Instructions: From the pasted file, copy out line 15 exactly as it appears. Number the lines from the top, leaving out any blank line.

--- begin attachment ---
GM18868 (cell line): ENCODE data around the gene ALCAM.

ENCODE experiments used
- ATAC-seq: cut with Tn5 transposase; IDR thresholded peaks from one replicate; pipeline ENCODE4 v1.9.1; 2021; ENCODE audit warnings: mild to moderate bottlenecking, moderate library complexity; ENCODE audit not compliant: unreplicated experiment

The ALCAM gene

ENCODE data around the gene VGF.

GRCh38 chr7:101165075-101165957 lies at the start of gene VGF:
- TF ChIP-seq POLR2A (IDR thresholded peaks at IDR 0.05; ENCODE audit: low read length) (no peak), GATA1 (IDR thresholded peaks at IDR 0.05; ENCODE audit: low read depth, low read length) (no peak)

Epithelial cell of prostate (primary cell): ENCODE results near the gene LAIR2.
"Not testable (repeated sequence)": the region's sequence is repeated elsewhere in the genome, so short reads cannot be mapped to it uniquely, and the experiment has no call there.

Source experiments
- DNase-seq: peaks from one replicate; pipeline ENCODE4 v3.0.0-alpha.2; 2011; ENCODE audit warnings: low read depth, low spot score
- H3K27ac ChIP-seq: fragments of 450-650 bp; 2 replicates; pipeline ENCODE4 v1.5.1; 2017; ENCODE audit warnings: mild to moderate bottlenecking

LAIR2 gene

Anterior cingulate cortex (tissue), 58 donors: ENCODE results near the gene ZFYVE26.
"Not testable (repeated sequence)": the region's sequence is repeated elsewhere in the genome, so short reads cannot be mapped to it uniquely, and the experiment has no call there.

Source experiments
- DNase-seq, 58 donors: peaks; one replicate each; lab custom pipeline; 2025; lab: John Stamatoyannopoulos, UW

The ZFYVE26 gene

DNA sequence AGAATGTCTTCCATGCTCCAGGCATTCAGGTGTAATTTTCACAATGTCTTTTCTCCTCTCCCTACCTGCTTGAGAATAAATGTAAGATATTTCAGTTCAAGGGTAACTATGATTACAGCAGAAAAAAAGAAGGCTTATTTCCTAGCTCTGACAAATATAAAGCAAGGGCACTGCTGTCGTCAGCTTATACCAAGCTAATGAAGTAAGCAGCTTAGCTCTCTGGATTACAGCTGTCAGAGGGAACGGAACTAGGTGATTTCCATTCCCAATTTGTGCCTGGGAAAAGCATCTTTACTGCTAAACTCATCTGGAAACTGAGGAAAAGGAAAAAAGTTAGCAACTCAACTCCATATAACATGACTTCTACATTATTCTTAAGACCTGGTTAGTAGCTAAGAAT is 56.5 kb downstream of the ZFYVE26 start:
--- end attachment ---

"Not testable (repeated sequence)": the region's sequence is repeated elsewhere in the genome, so short reads cannot be mapped to it uniquely, and the experiment has no call there.